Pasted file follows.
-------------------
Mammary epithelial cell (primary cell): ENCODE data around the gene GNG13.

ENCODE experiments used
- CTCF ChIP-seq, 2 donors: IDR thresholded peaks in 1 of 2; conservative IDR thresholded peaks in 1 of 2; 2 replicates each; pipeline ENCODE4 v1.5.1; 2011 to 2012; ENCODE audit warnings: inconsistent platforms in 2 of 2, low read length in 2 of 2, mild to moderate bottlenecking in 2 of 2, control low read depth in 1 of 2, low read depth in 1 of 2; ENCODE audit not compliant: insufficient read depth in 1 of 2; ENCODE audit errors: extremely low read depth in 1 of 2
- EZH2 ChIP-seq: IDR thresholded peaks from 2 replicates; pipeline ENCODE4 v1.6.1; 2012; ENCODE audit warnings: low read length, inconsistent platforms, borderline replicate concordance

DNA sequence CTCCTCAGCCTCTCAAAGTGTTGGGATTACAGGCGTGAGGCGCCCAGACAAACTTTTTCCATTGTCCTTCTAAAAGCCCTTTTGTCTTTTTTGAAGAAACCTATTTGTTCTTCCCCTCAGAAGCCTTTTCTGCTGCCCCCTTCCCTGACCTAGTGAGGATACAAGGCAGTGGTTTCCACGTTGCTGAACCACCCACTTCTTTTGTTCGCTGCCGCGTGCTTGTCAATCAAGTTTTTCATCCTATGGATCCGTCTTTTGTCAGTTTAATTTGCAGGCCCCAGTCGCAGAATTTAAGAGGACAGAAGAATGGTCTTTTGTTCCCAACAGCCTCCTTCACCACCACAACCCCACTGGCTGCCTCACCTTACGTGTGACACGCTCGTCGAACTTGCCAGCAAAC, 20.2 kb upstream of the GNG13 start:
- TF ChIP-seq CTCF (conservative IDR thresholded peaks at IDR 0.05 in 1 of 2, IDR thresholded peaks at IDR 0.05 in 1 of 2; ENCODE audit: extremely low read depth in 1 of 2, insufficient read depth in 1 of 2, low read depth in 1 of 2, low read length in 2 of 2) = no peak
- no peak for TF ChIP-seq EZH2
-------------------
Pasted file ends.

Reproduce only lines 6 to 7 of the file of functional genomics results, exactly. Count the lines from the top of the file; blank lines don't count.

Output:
- TF ChIP-seq CTCF (conservative IDR thresholded peaks at IDR 0.05 in 1 of 2, IDR thresholded peaks at IDR 0.05 in 1 of 2; ENCODE audit: extremely low read depth in 1 of 2, insufficient read depth in 1 of 2, low read depth in 1 of 2, low read length in 2 of 2) = no peak
- no peak for TF ChIP-seq EZH2